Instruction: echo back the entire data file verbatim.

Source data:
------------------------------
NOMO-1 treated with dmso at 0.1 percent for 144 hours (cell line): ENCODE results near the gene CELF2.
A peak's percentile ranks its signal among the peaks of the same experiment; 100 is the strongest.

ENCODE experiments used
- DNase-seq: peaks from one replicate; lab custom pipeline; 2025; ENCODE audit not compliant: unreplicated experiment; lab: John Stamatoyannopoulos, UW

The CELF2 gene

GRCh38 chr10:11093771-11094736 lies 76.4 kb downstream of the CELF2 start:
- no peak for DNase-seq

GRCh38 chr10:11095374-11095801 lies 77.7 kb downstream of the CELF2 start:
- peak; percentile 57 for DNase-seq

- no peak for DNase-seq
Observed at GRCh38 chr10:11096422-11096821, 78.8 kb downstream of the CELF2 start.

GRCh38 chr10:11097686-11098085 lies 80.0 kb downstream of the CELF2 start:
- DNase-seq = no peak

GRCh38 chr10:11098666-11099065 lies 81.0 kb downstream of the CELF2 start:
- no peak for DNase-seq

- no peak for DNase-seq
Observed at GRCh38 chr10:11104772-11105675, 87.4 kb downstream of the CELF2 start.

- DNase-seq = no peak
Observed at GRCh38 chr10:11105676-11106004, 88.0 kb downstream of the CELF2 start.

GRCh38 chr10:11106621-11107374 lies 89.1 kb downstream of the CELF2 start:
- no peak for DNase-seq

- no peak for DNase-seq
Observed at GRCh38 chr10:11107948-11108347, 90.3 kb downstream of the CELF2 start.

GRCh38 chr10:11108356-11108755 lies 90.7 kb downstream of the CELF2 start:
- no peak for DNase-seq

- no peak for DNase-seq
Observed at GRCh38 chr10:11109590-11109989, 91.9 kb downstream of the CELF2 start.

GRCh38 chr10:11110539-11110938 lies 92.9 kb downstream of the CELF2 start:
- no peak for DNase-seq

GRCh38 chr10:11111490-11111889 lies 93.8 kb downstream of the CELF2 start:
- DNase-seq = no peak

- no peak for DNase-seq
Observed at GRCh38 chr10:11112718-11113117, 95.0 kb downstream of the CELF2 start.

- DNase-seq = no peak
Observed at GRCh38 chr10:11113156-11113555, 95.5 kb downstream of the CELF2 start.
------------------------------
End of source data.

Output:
NOMO-1 treated with dmso at 0.1 percent for 144 hours (cell line): ENCODE results near the gene CELF2.
A peak's percentile ranks its signal among the peaks of the same experiment; 100 is the strongest.

ENCODE experiments used
- DNase-seq: peaks from one replicate; lab custom pipeline; 2025; ENCODE audit not compliant: unreplicated experiment; lab: John Stamatoyannopoulos, UW

The CELF2 gene

GRCh38 chr10:11093771-11094736 lies 76.4 kb downstream of the CELF2 start:
- no peak for DNase-seq

GRCh38 chr10:11095374-11095801 lies 77.7 kb downstream of the CELF2 start:
- peak; percentile 57 for DNase-seq

- no peak for DNase-seq
Observed at GRCh38 chr10:11096422-11096821, 78.8 kb downstream of the CELF2 start.

GRCh38 chr10:11097686-11098085 lies 80.0 kb downstream of the CELF2 start:
- DNase-seq = no peak

GRCh38 chr10:11098666-11099065 lies 81.0 kb downstream of the CELF2 start:
- no peak for DNase-seq

- no peak for DNase-seq
Observed at GRCh38 chr10:11104772-11105675, 87.4 kb downstream of the CELF2 start.

- DNase-seq = no peak
Observed at GRCh38 chr10:11105676-11106004, 88.0 kb downstream of the CELF2 start.

GRCh38 chr10:11106621-11107374 lies 89.1 kb downstream of the CELF2 start:
- no peak for DNase-seq

- no peak for DNase-seq
Observed at GRCh38 chr10:11107948-11108347, 90.3 kb downstream of the CELF2 start.

GRCh38 chr10:11108356-11108755 lies 90.7 kb downstream of the CELF2 start:
- no peak for DNase-seq

- no peak for DNase-seq
Observed at GRCh38 chr10:11109590-11109989, 91.9 kb downstream of the CELF2 start.

GRCh38 chr10:11110539-11110938 lies 92.9 kb downstream of the CELF2 start:
- no peak for DNase-seq

GRCh38 chr10:11111490-11111889 lies 93.8 kb downstream of the CELF2 start:
- DNase-seq = no peak

- no peak for DNase-seq
Observed at GRCh38 chr10:11112718-11113117, 95.0 kb downstream of the CELF2 start.

- DNase-seq = no peak
Observed at GRCh38 chr10:11113156-11113555, 95.5 kb downstream of the CELF2 start.